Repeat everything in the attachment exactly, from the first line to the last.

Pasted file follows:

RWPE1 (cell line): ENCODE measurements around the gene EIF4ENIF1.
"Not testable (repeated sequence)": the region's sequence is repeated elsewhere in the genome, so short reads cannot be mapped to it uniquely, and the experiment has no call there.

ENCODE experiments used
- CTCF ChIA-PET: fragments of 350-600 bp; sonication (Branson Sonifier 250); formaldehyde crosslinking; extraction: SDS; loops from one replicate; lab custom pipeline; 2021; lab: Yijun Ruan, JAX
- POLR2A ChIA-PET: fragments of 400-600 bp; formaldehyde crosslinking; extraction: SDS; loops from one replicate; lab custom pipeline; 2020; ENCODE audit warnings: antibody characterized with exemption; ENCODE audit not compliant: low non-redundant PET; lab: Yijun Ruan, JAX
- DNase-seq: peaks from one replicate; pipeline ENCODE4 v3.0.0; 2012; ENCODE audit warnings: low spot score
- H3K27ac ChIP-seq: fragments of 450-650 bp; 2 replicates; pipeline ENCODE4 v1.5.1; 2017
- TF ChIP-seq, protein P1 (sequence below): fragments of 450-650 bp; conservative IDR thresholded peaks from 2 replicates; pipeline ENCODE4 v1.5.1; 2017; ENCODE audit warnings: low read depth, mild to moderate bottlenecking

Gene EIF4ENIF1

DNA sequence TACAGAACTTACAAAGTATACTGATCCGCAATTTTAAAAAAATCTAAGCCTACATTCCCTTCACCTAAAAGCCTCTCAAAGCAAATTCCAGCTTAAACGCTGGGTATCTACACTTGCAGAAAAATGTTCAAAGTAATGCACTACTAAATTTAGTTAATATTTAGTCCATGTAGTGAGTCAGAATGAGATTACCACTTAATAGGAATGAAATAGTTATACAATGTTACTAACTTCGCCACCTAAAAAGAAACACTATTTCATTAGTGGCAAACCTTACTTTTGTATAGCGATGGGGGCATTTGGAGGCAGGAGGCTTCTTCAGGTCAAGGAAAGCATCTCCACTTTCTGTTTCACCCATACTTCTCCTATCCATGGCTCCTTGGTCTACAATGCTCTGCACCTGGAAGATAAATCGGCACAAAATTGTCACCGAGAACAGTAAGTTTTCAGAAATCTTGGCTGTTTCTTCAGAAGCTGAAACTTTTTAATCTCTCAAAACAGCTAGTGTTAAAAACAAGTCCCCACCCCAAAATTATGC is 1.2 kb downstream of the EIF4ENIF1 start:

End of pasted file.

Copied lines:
RWPE1 (cell line): ENCODE measurements around the gene EIF4ENIF1.
"Not testable (repeated sequence)": the region's sequence is repeated elsewhere in the genome, so short reads cannot be mapped to it uniquely, and the experiment has no call there.

ENCODE experiments used
- CTCF ChIA-PET: fragments of 350-600 bp; sonication (Branson Sonifier 250); formaldehyde crosslinking; extraction: SDS; loops from one replicate; lab custom pipeline; 2021; lab: Yijun Ruan, JAX
- POLR2A ChIA-PET: fragments of 400-600 bp; formaldehyde crosslinking; extraction: SDS; loops from one replicate; lab custom pipeline; 2020; ENCODE audit warnings: antibody characterized with exemption; ENCODE audit not compliant: low non-redundant PET; lab: Yijun Ruan, JAX
- DNase-seq: peaks from one replicate; pipeline ENCODE4 v3.0.0; 2012; ENCODE audit warnings: low spot score
- H3K27ac ChIP-seq: fragments of 450-650 bp; 2 replicates; pipeline ENCODE4 v1.5.1; 2017
- TF ChIP-seq, protein P1 (sequence below): fragments of 450-650 bp; conservative IDR thresholded peaks from 2 replicates; pipeline ENCODE4 v1.5.1; 2017; ENCODE audit warnings: low read depth, mild to moderate bottlenecking

Gene EIF4ENIF1

DNA sequence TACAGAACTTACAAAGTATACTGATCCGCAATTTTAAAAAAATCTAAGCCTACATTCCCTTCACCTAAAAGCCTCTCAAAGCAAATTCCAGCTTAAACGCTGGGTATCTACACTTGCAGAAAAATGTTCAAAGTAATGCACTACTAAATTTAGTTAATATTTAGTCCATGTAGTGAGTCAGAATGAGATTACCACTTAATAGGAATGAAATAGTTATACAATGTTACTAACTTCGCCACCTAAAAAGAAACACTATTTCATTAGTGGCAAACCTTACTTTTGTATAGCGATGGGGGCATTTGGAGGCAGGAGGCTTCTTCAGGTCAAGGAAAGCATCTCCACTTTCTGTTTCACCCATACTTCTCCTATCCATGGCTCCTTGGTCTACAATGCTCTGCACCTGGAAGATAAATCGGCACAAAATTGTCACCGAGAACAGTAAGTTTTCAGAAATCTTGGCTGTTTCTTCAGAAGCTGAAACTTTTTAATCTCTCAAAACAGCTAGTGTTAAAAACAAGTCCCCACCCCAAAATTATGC is 1.2 kb downstream of the EIF4ENIF1 start: